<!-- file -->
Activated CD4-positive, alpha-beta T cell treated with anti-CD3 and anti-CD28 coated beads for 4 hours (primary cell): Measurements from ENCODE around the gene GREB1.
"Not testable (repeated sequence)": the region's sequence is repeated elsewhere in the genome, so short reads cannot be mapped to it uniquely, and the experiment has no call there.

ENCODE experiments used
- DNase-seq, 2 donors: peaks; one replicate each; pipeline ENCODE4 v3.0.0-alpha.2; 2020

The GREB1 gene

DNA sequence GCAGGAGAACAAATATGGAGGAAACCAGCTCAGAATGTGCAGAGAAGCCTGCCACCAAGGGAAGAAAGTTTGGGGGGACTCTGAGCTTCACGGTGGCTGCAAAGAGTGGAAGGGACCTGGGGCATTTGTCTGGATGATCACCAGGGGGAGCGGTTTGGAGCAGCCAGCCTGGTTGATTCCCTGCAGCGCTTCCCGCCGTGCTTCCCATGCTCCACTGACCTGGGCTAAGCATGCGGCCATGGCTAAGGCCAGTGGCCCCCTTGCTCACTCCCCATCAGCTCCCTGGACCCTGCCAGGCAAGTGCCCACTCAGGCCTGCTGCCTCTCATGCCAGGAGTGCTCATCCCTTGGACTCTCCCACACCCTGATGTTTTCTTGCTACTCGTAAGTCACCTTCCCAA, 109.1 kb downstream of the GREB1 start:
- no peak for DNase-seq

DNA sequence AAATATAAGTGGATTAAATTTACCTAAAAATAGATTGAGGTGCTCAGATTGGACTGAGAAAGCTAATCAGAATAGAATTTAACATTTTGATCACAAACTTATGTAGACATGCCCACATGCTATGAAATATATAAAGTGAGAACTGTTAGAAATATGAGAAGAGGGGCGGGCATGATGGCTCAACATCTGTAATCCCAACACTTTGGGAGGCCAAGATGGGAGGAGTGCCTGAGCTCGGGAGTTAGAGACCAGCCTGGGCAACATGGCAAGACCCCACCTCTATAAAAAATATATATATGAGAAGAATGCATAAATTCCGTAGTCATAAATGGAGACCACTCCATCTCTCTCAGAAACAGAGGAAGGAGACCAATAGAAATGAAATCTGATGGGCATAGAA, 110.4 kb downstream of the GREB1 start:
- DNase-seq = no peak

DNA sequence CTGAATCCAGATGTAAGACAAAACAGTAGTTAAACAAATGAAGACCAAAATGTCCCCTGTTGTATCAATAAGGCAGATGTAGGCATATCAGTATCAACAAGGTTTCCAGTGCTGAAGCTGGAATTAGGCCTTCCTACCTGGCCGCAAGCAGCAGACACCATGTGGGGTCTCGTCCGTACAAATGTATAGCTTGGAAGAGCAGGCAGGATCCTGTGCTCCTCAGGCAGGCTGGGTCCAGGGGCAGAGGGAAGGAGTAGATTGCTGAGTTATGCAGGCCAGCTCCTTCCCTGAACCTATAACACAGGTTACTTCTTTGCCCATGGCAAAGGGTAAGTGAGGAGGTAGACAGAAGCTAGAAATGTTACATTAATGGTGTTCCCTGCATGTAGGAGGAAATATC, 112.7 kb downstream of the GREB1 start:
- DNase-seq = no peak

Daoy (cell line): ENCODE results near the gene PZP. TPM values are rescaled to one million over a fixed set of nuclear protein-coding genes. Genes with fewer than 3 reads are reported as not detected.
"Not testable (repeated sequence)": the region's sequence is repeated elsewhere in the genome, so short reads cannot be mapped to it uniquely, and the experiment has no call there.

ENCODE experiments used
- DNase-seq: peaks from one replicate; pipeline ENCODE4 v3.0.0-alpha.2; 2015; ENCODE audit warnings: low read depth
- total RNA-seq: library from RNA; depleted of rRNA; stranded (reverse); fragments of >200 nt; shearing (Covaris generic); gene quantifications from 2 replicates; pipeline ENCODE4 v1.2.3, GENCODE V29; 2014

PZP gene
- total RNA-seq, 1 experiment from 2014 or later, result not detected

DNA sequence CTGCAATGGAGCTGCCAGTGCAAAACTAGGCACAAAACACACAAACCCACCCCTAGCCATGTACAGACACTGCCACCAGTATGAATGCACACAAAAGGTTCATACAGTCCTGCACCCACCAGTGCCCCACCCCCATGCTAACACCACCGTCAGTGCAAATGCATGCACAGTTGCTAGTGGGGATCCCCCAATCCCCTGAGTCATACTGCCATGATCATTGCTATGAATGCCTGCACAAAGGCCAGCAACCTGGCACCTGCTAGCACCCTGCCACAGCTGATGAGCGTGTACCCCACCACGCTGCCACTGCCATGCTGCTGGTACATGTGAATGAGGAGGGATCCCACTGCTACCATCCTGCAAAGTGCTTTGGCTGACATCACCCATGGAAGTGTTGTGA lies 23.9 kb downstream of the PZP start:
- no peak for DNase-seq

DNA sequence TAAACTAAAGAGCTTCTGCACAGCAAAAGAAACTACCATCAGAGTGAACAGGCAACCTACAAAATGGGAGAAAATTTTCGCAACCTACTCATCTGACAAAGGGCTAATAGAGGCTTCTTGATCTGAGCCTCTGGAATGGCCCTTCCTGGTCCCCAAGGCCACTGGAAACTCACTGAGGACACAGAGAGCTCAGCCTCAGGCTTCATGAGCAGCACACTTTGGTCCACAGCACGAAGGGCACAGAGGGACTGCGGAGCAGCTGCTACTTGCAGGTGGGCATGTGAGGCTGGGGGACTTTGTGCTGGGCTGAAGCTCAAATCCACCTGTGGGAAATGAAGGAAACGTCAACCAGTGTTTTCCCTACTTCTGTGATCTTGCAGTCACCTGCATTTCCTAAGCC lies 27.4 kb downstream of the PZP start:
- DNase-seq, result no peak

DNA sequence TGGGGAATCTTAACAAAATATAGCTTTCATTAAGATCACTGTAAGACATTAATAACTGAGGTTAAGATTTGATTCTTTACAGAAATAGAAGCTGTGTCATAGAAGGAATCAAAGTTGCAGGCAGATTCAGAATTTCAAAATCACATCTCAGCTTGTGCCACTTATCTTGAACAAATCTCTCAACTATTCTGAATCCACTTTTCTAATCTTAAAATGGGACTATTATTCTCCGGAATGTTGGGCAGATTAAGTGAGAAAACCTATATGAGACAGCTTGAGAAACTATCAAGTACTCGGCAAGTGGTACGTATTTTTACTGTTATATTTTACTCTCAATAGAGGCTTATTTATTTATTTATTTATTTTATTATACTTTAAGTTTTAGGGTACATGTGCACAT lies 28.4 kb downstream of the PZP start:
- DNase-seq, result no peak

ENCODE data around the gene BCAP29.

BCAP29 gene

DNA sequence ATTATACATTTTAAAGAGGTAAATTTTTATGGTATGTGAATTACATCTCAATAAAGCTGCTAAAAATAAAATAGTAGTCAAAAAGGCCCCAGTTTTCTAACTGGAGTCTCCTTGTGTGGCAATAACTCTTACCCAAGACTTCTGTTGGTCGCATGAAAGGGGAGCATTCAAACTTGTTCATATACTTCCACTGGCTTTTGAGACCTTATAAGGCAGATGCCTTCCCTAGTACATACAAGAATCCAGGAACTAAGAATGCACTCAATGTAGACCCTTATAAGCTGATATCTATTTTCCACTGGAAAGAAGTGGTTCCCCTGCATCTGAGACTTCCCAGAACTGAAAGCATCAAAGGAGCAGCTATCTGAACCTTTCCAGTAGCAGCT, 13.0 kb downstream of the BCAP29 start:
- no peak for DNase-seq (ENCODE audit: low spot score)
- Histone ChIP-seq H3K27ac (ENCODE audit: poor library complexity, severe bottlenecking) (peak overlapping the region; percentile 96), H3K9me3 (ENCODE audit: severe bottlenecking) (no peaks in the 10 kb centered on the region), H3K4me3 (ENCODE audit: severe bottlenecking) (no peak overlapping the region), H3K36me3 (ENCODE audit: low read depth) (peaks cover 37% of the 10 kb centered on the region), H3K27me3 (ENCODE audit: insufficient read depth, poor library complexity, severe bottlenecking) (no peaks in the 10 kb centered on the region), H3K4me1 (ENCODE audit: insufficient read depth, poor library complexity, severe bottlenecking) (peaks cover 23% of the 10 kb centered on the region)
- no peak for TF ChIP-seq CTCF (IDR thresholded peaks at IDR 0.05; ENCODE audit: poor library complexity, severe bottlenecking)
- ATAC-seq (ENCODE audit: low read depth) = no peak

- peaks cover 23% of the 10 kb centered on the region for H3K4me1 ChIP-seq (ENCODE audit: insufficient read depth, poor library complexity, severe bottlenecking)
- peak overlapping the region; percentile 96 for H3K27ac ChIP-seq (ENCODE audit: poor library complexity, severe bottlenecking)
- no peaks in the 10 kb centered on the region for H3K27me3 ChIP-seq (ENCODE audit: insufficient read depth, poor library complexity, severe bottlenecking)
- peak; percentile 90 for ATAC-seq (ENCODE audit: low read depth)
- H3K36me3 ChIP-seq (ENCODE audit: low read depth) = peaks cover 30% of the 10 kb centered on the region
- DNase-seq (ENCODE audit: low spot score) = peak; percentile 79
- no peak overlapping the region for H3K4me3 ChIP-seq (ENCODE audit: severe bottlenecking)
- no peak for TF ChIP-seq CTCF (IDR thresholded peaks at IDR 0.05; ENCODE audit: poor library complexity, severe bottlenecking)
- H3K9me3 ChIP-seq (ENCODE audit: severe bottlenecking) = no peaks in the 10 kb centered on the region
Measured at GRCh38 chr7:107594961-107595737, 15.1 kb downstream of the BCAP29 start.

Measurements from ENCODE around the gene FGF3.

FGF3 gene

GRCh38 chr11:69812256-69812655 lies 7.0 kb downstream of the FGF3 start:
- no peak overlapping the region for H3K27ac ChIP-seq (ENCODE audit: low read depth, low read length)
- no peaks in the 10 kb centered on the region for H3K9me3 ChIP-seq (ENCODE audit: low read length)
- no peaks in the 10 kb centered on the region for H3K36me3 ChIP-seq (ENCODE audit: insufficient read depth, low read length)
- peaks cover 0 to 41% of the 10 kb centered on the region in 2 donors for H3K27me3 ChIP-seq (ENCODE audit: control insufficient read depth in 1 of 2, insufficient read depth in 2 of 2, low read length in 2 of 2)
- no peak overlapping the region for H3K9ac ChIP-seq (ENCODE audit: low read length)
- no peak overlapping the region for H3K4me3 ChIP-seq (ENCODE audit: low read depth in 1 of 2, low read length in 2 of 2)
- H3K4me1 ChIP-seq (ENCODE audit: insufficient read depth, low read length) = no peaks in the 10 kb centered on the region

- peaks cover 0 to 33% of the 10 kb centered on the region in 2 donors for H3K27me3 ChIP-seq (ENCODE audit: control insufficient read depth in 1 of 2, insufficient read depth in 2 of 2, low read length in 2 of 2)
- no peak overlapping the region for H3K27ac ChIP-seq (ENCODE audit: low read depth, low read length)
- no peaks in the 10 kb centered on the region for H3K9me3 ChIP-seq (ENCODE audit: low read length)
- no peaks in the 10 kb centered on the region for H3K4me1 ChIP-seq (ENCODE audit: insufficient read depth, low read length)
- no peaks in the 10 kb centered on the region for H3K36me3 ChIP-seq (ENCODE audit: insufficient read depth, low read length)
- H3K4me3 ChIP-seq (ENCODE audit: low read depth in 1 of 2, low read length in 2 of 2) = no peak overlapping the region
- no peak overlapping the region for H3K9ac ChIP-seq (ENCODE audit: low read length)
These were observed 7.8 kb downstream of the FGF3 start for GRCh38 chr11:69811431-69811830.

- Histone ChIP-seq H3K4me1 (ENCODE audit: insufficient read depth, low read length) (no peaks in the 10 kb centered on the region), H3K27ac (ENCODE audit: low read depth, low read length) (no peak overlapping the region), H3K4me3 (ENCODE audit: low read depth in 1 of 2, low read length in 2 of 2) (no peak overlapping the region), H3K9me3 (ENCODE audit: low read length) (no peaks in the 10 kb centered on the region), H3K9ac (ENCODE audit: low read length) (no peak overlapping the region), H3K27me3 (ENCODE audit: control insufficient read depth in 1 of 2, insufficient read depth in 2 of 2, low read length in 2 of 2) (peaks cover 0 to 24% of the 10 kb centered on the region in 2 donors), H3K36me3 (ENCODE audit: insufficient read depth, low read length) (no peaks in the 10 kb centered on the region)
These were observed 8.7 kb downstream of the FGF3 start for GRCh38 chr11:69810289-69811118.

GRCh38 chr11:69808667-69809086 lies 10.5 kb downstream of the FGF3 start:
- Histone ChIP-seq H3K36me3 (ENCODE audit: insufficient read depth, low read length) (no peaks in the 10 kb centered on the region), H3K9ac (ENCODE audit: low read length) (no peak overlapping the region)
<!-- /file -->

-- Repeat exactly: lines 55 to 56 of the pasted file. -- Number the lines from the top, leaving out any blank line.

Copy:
- no peaks in the 10 kb centered on the region for H3K4me1 ChIP-seq (ENCODE audit: insufficient read depth, low read length)
- no peaks in the 10 kb centered on the region for H3K36me3 ChIP-seq (ENCODE audit: insufficient read depth, low read length)